Neth'inim (Heb. Nethinim, נתִינִים) is the name given in the post-exilian books of the Hebrew Scriptures to the hereditary Temple servants who were assigned to the Levites to do the subordinate and menial work.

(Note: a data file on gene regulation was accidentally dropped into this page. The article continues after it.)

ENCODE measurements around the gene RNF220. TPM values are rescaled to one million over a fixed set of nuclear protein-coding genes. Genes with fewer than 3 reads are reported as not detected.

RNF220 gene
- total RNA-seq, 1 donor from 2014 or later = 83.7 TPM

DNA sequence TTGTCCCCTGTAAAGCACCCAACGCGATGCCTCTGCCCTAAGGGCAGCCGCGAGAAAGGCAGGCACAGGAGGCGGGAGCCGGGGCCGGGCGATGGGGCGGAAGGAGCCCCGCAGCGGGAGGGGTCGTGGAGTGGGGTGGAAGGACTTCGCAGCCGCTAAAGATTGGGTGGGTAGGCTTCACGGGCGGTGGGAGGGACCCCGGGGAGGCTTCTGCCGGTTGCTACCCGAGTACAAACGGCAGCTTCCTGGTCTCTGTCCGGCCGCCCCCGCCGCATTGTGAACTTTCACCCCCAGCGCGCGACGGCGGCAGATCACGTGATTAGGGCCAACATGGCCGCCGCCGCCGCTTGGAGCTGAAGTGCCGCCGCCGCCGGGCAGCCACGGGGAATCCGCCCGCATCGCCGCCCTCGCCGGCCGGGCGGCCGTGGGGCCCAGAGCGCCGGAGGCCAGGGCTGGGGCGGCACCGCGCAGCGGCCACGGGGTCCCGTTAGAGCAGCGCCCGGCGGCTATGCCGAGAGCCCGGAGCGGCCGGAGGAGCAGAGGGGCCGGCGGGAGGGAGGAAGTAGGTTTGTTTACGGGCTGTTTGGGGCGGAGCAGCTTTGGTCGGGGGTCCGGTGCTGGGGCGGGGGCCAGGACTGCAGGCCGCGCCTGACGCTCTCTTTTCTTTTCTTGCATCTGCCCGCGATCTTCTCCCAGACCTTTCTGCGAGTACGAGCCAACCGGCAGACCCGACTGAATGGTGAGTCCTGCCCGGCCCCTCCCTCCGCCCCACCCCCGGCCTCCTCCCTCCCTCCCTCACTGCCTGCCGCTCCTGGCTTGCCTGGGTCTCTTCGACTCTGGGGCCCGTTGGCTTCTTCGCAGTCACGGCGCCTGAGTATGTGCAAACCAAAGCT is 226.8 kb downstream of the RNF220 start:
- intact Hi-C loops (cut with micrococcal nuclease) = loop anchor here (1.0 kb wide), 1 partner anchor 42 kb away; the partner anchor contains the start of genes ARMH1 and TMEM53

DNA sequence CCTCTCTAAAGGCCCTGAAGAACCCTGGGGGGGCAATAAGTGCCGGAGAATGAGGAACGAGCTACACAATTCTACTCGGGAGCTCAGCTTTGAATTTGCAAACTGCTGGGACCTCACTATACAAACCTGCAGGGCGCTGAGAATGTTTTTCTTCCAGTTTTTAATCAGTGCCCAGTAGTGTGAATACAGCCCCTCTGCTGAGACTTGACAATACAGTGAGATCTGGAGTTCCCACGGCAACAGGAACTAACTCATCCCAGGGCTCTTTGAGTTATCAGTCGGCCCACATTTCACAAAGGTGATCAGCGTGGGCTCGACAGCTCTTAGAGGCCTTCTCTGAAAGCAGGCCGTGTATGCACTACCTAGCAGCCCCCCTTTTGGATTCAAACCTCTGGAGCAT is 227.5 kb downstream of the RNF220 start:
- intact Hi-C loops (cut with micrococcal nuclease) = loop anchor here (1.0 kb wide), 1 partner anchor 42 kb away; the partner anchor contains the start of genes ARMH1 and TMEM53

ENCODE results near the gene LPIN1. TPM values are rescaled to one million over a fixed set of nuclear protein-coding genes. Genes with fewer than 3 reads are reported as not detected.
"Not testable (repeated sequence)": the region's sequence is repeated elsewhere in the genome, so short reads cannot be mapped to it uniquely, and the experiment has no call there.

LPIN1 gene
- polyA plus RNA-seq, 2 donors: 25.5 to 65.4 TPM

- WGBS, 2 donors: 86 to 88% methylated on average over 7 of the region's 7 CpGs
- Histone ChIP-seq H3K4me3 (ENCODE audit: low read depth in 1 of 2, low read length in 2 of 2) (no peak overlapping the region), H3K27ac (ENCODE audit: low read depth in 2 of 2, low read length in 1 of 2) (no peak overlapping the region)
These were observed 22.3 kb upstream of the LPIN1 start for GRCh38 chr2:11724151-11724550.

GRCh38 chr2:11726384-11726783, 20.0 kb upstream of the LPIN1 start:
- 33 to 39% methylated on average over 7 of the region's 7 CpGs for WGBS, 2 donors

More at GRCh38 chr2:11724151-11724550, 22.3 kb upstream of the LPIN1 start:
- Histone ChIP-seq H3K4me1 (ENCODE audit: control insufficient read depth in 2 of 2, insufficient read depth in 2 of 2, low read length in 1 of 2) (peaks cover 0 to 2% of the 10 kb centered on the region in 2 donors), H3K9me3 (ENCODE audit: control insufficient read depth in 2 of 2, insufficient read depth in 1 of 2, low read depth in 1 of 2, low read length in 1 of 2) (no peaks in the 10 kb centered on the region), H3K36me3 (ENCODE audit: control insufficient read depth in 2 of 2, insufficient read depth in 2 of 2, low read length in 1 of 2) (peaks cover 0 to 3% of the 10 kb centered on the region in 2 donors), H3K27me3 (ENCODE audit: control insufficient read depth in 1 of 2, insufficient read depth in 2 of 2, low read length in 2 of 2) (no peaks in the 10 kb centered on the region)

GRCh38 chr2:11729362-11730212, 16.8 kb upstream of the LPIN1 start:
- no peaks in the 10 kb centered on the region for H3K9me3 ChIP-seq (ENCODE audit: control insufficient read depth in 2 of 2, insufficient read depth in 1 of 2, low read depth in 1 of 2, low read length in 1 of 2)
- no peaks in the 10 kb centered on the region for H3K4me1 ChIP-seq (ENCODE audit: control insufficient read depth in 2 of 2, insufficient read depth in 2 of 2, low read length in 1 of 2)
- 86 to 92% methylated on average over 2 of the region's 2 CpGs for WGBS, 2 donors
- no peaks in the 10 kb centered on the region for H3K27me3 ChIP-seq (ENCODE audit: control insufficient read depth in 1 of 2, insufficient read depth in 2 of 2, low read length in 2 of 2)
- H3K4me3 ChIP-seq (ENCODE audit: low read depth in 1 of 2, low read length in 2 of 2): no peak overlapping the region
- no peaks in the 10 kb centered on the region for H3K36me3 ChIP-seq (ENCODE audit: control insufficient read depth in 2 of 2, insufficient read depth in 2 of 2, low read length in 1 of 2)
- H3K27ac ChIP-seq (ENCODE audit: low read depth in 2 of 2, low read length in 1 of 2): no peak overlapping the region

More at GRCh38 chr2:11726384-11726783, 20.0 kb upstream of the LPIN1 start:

1. Name and its Signification. — The name נתַינַים which is the plural of נתין, passive adjective from נתן, to give, "to set apart, to denote," properly denotes given, "the devoted," i.e., to do the menial work of the sanctuary for the Levites, and, like other terms of office, has become the appellative of that class of men who were thus allotted as hereditary Temple servants to assist the Levites. Hence they are called ἱερόδουλοι by Josephus (Ant. 11:5, 6), while the Vulg. (Nathinzaei), the Chaldee (נתינין), Luther (Nethiniam), the Zurich Bible, Coverdale, Matthew's Bible, the Geneva Version, the Bishops' Bible, and the A.V. uniformly retain the original in all the seventeen passages in which it occurs, except that the A.V., following the example of the preceding English versions, incorrectly adds the plural termination s ("Nethinims") to the Hebrew ים , which is already plural, as it does in "cherubims." The Sept., however, is ins consistent both in its spelling and rendering of it. Thus, in nine places out of the seventeen it has οἱ Ναθινίμ , Alex. Ναθινείμ l (Ezr 2:70; Ezr 7:7,24; Ezr 8:20 [twice]; Ne 3:26; Ne 7:46,73; Ne 10:28); in three οἱ Ναθιναῖοι (Ezr 2:43 [Vat. Ναθινίμ]; Ne 11:3,21); in two Ναθανείμ [Vat. Ναθανίμ] (Ezr 2:58; Ne 7:60); in one Α᾿θανείμ, (Ezr 8:17); in another it takes בית הנתינים for one word, and substitutes for it Βηθανναθινίμ (Ne 3:31); and in another place again it translates נתינים by οἱ δεδομένοι (1Ch 9:2). Theodoret's explanation of נתינים, δόσις Ι᾿αώ, τουτέστι, το ῾υ ὄντος θεοῦ (Quaest. in. i. Paralip.), which is also that of Bochart, "dedititios appellavit, quod se sponte deedissent" (Phaleg, lib. 2, cap. 1; Opp. 1:67, ed. Lugduni, 1692), is both contrary to the grammatical meaning of the word, which, as "Pail" participle, can only be those given, and not who voluntarily gave themselves, and at variance with facts.